I am in the final phase of my Ph.D. research. I need to defend my thesis before my fellowship funding runs out in a few months.

I won't have time to carefully prepare and polish my results for journal papers before I defend. I need to include some preliminary, unpublished results in my thesis, as per the work I agreed to do in my thesis proposal.

But is submitting results (to a journal) that are already "published" in my Ph.D. thesis an issue? One issue I'm wondering about: journals run a "plagiarism" check, and I wonder if "self-plagiarism" will be an issue.

  • The short answer is no, your thesis definitely does not count as published. Otherwise the vast majority of students would be in trouble.
    – SPPearce
    Commented May 31, 2016 at 19:58

2 Answers 2


Good question! No, your thesis does not count as published (yay). Self-plagiarism is definitely not an issue here. Good on you for clarifying though!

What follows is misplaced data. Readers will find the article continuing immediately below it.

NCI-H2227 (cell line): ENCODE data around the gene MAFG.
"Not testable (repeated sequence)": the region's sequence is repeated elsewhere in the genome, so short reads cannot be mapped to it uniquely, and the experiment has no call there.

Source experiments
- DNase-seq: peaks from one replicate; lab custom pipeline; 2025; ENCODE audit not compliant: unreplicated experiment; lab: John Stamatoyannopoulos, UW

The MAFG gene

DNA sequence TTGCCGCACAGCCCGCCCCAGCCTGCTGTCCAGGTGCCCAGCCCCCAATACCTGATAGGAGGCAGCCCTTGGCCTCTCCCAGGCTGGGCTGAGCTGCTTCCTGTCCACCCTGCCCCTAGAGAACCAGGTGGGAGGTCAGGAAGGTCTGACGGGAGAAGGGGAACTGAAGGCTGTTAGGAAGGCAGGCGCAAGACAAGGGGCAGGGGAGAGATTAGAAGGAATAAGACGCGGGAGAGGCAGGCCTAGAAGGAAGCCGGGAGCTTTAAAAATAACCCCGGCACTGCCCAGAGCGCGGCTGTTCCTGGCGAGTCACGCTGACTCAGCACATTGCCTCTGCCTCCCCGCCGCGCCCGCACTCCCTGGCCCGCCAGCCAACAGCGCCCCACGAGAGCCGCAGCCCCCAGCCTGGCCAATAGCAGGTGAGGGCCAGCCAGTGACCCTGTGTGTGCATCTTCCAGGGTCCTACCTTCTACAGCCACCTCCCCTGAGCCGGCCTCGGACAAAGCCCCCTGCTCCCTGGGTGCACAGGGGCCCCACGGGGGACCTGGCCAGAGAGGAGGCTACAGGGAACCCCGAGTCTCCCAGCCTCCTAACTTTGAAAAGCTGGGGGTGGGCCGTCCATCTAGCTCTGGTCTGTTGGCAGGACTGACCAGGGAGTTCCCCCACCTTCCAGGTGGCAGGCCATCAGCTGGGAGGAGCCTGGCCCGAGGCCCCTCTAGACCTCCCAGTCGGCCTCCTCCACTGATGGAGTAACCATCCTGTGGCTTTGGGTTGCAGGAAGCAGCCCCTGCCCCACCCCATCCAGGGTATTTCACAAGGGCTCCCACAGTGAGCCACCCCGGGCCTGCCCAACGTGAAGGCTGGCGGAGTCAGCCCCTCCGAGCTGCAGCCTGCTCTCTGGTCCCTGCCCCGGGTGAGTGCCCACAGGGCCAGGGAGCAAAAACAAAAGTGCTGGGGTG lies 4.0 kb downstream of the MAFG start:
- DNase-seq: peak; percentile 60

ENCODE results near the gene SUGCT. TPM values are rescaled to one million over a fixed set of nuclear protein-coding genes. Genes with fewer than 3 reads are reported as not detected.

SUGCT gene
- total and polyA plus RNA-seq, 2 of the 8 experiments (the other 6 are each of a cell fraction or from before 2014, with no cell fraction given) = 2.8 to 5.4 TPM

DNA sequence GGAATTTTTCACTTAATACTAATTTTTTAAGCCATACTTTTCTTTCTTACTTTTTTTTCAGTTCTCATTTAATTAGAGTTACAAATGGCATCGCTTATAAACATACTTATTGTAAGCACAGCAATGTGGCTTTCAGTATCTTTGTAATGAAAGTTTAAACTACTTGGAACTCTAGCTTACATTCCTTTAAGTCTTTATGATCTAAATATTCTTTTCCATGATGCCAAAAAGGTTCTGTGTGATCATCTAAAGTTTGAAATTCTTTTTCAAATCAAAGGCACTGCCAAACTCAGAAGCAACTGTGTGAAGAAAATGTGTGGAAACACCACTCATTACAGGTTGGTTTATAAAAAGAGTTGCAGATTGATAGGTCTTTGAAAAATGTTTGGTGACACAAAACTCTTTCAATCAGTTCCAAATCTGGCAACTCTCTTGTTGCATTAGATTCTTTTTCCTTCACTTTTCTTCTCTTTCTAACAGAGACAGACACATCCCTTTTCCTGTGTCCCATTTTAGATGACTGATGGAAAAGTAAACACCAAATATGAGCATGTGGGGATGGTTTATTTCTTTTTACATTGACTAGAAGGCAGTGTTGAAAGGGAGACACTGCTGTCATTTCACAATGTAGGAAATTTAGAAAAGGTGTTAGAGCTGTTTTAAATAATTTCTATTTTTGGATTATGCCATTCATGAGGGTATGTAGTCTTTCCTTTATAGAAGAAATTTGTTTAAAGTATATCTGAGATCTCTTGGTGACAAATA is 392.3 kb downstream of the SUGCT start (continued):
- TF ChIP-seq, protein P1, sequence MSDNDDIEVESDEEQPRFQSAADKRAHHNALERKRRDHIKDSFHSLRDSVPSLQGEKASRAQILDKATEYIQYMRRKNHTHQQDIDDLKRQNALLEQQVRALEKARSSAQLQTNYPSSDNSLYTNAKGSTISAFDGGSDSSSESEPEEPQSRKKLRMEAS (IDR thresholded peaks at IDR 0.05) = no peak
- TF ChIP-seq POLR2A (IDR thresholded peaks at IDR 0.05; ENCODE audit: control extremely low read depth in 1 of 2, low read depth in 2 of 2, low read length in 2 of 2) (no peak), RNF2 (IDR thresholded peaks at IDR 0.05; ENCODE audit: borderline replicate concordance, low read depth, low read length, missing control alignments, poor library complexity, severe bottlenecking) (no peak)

Most institutions will allow you to embargo your thesis publication for a period of time (in my university, up to 2 years) if there are grounds for commercial sensitivity or if you have a publication pending. This facility exists precisely for this reason, it's likely your university will let you do it. When I requested it, it was an option on the final thesis submission form, I ticked a box and that was it.

Even if you can't do this (and virtually all universities will let you), you'll probably be fine. Embargoing is really for if you've got some super sensitive results (e.g. if you're a known researcher in a hot field and you're afraid someone is going to gazump your work) or if there are IP issues with your work (e.g. you're starting a business based on your results).

This shouldn't affect your award date in any way. In my case I asked for 6 months to write up a paper, that time hasn't elapsed yet, but I've got my bit of paper already.

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